The Tree of Israel: luring us back to the Garden


Last week, a Coca Cola commercial aired during the Super Bowl, which stirred upon a lot of controversy. It had less to do with language but more to do with what it is about the American culture that makes America so strong. People from all over the world coming together to integrate into a unifying way of life. They rejoice in diversity, but excel in our ability to feel each other as one. Part of this oneness means being able to understand each other, and to build a pluralistic society much greater than the some of our parts. This is not the first time Coca Cola has been trying to get us all to sing in perfect harmony. There is depth in the combination of our global languages, fitting for a global brand that is as much at home in Arabia as in Israel. The strength comes from our diversity; our oneness comes a common dream, where ideas, cultures, and visions flow together.

This is the American Dream and people continue to flow to America for attaining the freedom to pursue it.   Unfortunately, this has resulted in a certain amount of tension due to culture and religious conflict. The pushback is manifesting itself in fundamentalism, fear, and racism. In order for our soul to grow, in America and around the world, we need to evolve. Back in the late 1960’s the flower children generation were amongst the first to feel this cultural warming.

This was when Joni Michell wrote “Back to the Garden”
Almost fifty years later, many of us still feel like stardust, still looking for our way back to the Garden and caught in the devil’s bargain: scapegoating, hatred, reactive hatred, racism, and waging war.

We need to evolve from the freedom of religious expression, to the freedom of tapping (or not to tap) our respective spiritual roots back to the source. Spirituality is the internality of all religions. Intentions will all flow back to Jerusalem one day for attaining spiritual freedom of reconnection. Rising above hatred; rising above domination, rising above racism.   This is why the Weed Out Hate Initiative was created:

Weeding out hate and sowing the seeds of peace is a symbolic means of bridging the differences in all religions. It is an act of solidarity, of protest and a prayer, for unclogging and disentangling our respective spiritual roots, for illuminating our pathways back to the Garden.  If everyone were to practice their respective religious rituals with this kind of intention, the world would be a much better place.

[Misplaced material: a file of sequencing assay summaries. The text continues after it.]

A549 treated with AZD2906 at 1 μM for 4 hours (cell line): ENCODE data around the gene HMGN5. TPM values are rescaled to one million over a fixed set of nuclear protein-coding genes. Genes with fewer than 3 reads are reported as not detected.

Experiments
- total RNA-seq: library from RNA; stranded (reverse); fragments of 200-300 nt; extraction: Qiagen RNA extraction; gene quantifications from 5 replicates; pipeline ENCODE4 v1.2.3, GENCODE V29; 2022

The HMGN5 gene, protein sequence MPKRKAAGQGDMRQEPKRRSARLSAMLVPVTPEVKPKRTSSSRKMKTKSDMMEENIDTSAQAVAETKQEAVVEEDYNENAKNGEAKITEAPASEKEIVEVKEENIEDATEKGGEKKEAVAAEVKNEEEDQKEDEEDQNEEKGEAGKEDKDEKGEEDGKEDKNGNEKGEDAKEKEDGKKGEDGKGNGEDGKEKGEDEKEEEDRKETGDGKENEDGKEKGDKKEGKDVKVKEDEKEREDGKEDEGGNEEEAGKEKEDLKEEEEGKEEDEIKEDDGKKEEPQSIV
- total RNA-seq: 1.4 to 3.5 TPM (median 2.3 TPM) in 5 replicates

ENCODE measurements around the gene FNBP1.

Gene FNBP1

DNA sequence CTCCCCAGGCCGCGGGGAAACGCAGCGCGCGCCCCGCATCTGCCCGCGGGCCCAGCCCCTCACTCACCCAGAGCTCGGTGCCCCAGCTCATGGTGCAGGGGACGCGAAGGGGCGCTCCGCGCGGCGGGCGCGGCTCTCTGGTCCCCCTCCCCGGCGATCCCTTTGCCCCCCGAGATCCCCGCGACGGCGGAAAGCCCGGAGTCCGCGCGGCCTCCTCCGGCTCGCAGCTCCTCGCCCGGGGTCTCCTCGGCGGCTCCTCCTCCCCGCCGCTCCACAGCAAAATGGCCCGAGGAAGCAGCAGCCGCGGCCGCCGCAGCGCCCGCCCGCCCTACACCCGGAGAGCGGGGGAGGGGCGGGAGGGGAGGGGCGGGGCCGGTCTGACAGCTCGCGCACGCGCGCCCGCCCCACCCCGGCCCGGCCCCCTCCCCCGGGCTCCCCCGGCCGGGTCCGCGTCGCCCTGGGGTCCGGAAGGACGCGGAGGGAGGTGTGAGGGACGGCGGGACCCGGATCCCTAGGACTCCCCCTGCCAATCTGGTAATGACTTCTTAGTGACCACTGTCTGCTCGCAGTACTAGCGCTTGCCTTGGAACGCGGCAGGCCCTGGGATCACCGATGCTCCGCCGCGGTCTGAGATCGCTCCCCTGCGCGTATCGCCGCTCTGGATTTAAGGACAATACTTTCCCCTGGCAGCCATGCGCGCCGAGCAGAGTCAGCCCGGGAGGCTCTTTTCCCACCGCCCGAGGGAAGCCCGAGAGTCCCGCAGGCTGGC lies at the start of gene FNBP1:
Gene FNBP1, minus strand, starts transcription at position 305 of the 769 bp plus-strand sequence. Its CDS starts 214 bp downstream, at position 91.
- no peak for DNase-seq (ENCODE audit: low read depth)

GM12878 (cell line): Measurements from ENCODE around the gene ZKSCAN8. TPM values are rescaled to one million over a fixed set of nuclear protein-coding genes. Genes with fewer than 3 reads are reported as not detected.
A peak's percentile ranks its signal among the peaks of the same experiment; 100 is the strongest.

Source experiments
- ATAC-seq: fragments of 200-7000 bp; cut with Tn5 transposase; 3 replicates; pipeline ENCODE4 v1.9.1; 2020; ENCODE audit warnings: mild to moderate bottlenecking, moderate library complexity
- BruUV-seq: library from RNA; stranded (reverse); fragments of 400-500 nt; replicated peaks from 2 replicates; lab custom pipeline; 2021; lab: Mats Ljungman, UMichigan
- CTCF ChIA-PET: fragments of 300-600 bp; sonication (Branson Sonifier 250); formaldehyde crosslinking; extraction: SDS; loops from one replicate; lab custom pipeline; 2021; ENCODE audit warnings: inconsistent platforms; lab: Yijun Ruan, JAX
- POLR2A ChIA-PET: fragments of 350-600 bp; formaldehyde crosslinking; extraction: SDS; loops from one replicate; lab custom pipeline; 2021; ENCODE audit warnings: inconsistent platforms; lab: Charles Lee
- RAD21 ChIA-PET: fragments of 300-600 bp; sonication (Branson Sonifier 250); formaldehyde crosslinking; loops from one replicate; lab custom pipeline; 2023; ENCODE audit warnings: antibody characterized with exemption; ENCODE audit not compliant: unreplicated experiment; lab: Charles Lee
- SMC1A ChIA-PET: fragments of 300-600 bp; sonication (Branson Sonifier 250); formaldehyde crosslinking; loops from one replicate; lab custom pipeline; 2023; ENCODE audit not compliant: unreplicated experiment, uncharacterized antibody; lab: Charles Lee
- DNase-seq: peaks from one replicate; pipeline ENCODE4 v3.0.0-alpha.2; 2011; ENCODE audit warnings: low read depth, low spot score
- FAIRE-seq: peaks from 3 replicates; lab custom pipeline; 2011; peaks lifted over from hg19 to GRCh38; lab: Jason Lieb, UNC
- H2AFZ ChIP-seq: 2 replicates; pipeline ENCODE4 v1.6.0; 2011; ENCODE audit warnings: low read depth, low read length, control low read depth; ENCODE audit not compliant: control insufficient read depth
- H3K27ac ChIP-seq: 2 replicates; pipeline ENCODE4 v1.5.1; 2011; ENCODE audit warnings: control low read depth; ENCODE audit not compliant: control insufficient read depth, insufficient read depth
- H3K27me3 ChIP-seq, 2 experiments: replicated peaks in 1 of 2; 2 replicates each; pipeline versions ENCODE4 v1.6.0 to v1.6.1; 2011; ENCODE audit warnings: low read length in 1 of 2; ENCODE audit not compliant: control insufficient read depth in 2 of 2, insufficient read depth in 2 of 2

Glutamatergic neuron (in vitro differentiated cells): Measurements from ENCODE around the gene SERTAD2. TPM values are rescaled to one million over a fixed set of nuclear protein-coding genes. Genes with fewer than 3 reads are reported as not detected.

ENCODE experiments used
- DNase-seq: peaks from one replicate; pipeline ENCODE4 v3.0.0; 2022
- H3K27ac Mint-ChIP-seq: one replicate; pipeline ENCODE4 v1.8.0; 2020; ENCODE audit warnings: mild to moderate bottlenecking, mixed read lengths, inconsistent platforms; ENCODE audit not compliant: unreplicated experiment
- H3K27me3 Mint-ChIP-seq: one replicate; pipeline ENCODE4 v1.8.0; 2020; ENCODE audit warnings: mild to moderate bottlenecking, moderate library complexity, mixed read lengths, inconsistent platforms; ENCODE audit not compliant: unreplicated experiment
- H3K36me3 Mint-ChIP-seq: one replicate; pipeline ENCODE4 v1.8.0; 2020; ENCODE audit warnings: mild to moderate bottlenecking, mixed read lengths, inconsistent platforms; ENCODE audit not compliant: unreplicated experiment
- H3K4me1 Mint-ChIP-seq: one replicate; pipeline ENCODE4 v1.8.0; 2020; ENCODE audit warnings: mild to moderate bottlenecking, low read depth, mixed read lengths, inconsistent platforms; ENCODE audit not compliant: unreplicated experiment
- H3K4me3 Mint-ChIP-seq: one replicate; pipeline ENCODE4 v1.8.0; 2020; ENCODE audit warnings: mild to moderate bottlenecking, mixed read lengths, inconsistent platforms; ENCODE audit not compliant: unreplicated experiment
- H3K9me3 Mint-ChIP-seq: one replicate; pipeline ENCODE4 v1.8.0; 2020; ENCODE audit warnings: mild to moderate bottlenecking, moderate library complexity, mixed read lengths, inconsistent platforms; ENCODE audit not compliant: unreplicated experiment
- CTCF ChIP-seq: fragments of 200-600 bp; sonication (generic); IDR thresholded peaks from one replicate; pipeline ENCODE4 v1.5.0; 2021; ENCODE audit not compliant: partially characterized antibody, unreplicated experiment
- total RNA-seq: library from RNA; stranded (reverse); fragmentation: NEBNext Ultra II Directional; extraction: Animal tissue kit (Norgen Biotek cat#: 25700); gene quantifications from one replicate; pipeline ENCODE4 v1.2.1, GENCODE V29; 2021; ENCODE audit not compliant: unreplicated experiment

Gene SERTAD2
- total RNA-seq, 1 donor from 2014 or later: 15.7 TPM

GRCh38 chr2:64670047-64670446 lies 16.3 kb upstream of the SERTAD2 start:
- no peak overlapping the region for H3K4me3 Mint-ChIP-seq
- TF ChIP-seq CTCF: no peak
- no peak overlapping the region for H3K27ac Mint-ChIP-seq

When it comes to the nature of our roots feeding into Jerusalem, we are all a bit Jewish. These are the roots from whence he sprouted and the same roots through which we shall stream back again as one soul, one heart.

Our first job is to reconnect with our Jewish soul mates all over the world. We are all global ambassadors and must protect and strengthen our roots, and protect them.  We must unclog and disentangle them for the global spiritual Aliyah of humankind, which lies ahead.


The same way John F. Kennedy created physical fitness programs in the United States; Israel can help us create a global spiritual fitness program: teaching us to rise above our egoism, each according to our cultures and religions; learning to root out our inner weeds. Two thousand years in exile. That is a very long time, transplanting our Wandering Jew shoots all over the world.  The time is coming for streaming eight billion spiritual intentions back through these shoots back  to the Jerusalem Garden. After almost 6,000 years we would have strengthened our roots, we would have built up our resistance for tasting that once forbidden fruit connection with the Creator.

About the Author
As the eldest grandson of Ross Daniels, the inventor of a horticultural irrigation tool for deep watering and feeding at the deepest roots, Marc spent the first half of his career learning about global gardening and gardener's trends. Ten years ago, he began thinking about how to take his grandfather's vision to the next level, for inspiring humanity to weed out hate and sow the seeds of peace through spiritual gardening.